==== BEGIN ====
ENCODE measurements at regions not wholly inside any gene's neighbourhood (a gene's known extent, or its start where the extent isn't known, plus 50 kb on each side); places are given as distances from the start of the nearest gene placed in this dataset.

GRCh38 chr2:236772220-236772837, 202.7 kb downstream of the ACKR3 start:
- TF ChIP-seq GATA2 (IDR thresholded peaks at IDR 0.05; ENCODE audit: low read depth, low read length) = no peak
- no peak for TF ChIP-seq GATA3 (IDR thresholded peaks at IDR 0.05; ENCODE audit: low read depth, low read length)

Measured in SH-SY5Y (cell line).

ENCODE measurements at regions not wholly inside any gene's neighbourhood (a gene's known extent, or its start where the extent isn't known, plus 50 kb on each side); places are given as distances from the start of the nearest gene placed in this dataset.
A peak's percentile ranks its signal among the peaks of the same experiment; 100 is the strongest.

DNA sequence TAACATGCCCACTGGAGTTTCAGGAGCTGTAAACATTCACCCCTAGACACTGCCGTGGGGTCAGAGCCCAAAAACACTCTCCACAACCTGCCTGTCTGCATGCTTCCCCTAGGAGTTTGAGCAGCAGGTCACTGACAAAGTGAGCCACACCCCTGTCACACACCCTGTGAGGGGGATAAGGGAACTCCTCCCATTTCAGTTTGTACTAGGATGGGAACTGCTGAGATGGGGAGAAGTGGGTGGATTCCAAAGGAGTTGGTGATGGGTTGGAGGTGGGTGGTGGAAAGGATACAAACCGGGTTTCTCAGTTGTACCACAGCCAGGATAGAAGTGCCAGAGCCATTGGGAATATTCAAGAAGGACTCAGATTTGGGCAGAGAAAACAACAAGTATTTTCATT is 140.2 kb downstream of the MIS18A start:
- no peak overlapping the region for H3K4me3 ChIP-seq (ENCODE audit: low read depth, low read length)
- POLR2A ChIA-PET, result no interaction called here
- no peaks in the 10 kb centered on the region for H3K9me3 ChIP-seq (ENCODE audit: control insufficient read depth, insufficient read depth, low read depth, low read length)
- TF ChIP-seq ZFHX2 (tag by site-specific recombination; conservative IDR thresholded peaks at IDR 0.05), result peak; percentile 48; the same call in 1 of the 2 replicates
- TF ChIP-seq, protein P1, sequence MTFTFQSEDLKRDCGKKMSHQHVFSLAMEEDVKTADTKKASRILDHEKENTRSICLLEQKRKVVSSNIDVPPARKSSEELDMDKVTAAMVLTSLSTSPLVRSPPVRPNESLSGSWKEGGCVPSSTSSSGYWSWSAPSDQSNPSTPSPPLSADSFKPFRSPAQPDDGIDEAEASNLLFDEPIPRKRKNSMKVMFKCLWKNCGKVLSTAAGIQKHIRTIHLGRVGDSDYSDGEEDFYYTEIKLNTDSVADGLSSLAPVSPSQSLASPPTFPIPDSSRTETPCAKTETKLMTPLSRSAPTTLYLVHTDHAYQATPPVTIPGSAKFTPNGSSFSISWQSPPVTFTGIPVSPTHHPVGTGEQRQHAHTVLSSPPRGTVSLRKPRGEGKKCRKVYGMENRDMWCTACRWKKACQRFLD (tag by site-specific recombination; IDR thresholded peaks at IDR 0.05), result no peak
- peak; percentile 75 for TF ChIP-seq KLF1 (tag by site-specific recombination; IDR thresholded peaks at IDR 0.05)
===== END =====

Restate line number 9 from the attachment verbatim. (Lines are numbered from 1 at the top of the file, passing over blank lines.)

- no peak overlapping the region for H3K4me3 ChIP-seq (ENCODE audit: low read depth, low read length)